University of Arizona officials criticized U.S. President Trump's immigration and refugee ban, saying the approach violates the principles on which university communities are based.
UA President Ann Weaver Hart expressed "serious concerns" about the executive order, which bars U.S. entry to citizens of seven countries that are majority Muslim. Those countries are: Iran, Iraq, Libya, Somalia, Sudan, Syria and Yemen.
"We are deeply concerned for the well-being and treatment of our foreign students, scholars, researchers and professors," she said. Hart urged international students to postpone their international travel plans until the "matter is resolved."
There are 174 students, scholars, faculty and staff members from those countries at the University of Arizona, 28 of whom are UA employees with permanent resident status, according to Pam Scott, a UA spokeswoman. That also includes 81 undergraduate and graduate students.
The UA, which is home to about 12,000 international students and staff in total, does not know of any student, scholar, faculty or staff member who may be unable to return to the United States or detained at airports, said Suzanne Panferov, associate vice president of global initiatives.
"This seems to be the final nail in the coffin of sorts," she said. The UA was already experiencing reduced international student enrollment. Now with the executive order, a perception that the U.S. is not open to immigrants and refugees would worsen the matter.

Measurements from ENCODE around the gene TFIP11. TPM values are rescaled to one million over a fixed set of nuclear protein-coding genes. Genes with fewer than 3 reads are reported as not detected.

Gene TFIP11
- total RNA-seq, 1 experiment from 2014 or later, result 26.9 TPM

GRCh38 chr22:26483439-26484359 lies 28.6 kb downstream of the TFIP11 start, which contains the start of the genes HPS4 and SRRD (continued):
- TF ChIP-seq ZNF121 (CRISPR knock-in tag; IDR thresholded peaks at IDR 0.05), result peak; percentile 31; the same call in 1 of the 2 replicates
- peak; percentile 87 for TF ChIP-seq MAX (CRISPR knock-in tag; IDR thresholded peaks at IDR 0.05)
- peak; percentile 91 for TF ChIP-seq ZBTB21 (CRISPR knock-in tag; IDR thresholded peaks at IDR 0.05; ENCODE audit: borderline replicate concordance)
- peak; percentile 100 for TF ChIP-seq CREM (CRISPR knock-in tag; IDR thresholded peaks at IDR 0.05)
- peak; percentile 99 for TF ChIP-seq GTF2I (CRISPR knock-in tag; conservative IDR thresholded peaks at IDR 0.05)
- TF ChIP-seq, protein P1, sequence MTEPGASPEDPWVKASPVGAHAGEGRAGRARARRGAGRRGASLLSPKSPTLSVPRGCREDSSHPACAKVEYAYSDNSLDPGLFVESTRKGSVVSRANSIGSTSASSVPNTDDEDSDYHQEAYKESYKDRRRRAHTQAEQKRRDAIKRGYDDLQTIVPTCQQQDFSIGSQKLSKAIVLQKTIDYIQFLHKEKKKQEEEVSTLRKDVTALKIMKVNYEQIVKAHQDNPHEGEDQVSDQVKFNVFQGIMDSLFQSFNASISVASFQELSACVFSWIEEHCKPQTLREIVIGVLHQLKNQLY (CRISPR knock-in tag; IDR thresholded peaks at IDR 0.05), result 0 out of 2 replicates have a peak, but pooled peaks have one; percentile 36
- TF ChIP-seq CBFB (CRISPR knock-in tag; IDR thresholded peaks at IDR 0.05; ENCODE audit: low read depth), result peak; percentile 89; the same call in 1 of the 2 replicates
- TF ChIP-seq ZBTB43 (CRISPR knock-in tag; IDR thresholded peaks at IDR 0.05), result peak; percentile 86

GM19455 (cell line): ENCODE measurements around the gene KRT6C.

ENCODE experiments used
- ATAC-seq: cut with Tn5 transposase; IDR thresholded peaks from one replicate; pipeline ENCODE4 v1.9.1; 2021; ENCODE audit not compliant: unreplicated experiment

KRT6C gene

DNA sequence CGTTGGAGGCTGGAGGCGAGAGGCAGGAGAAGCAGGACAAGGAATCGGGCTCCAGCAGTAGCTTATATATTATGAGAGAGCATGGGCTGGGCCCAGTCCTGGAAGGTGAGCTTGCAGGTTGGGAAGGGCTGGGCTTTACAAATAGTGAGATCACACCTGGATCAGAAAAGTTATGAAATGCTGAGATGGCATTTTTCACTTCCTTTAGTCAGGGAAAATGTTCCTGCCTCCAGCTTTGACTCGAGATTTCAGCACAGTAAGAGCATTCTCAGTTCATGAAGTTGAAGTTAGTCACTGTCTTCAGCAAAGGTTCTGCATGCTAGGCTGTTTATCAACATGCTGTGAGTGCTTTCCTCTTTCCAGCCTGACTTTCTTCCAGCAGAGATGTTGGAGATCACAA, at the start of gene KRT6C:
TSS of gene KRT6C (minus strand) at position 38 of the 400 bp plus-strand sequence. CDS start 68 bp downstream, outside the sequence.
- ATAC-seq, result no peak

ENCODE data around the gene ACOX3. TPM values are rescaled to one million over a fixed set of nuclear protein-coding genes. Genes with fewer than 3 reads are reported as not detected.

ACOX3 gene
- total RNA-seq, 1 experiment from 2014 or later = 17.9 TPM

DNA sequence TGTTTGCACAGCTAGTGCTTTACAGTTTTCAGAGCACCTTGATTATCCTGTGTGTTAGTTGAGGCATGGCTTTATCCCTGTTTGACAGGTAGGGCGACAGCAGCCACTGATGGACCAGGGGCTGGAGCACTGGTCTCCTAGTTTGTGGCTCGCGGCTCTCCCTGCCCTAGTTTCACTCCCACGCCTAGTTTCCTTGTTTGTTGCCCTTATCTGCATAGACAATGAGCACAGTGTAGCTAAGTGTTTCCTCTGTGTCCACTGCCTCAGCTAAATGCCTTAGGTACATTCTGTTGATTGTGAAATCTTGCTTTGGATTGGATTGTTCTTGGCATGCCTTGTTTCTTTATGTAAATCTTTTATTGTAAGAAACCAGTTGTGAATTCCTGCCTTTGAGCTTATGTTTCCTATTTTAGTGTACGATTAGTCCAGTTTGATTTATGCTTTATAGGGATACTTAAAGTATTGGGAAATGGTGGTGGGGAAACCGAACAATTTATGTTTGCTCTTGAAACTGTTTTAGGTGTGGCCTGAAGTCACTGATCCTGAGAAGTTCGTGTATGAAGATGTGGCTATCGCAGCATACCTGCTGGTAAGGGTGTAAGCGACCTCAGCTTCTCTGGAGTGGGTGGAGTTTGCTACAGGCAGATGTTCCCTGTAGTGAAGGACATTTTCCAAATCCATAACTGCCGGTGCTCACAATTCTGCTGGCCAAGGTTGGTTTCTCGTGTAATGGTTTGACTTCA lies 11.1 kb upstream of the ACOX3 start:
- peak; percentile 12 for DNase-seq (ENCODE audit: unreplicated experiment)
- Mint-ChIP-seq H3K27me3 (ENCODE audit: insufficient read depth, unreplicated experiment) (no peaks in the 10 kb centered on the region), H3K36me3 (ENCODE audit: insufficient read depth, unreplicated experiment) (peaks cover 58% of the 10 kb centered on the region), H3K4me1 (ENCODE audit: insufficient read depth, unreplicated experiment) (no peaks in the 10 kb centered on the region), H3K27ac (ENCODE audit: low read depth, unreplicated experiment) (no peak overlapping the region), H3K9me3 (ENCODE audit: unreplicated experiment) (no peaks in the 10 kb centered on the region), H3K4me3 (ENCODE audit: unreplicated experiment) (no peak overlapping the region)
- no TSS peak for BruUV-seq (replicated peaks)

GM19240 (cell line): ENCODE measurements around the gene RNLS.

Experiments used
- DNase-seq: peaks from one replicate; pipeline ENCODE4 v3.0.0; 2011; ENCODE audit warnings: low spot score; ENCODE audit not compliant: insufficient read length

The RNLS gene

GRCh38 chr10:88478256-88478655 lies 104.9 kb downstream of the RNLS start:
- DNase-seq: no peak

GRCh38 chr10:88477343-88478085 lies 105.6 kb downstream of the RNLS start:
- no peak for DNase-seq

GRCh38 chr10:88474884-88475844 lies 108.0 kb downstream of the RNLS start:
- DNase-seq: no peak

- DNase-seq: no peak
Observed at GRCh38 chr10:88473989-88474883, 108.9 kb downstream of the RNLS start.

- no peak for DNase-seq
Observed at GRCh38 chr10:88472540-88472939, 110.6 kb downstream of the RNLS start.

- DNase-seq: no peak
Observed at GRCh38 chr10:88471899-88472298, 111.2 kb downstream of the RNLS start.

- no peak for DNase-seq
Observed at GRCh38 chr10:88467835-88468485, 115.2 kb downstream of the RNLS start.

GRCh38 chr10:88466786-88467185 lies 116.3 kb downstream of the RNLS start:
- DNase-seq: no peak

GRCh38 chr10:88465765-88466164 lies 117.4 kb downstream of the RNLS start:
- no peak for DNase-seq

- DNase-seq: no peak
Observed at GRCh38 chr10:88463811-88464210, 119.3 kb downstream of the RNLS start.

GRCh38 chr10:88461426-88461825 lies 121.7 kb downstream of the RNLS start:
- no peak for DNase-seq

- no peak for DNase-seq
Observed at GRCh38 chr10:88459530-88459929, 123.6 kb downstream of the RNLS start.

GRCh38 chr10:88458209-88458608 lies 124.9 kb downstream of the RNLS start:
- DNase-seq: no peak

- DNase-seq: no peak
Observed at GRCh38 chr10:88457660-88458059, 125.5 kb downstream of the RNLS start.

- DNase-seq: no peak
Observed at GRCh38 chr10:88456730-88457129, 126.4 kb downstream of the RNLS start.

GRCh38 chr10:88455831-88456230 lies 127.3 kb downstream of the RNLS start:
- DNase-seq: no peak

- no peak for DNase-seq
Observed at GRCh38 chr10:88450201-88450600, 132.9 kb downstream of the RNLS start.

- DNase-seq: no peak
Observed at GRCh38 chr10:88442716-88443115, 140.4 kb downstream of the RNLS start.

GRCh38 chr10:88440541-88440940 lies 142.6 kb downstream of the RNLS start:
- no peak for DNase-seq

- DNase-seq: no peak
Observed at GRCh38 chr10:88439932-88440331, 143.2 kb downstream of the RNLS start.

International students and scholars' fear really came to the surface last fall, she said. "Students have been asking if they could travel home."
The global initiatives office will continue to provide resources and work with students and scholars with overseas travel plans, Panferov said. It plans to launch web resources intended for those who might be affected, as well as others who might be traveling to one of the seven banned countries.
The political infrastructure for this sort of ban on immigration has already been in place before Trump took office, said Ana Ghoreishian, an Iranian-American PhD student in the UA's history department who immigrated about 30 years ago. Only this time, it lacks political subtlety and is happening at a new level of bluntness.
"I really feel like we're in a crisis and a difficult situation as a collective," she said of the political climate surrounding the ban. "I just really hope that we try to understand each other's position and try to find ways to move forward."
Ghoreishian said she has friends and relatives who had planned on coming to the U.S. on student visas and friends in the U.S. who had planned on traveling to the Middle East for research. "Now they can't do that."
On top of that, now Iran is saying it will ban Americans. "I can't go to Iran," she said. "I can't do my work. I can't see my friends and family. It's emotional. Aside from all the violations of international law and human rights, these are very real things to people."
Ghoreishian said she was pleasantly surprised that the UA president took a position on the matter and that she hopes the university would extend its vast resources to help students, scholars, faculty and staff members who may end up in tough situations as a result of the executive order.
She does not foresee traveling to Iran any time soon, she said. "I'm just not going to take that risk."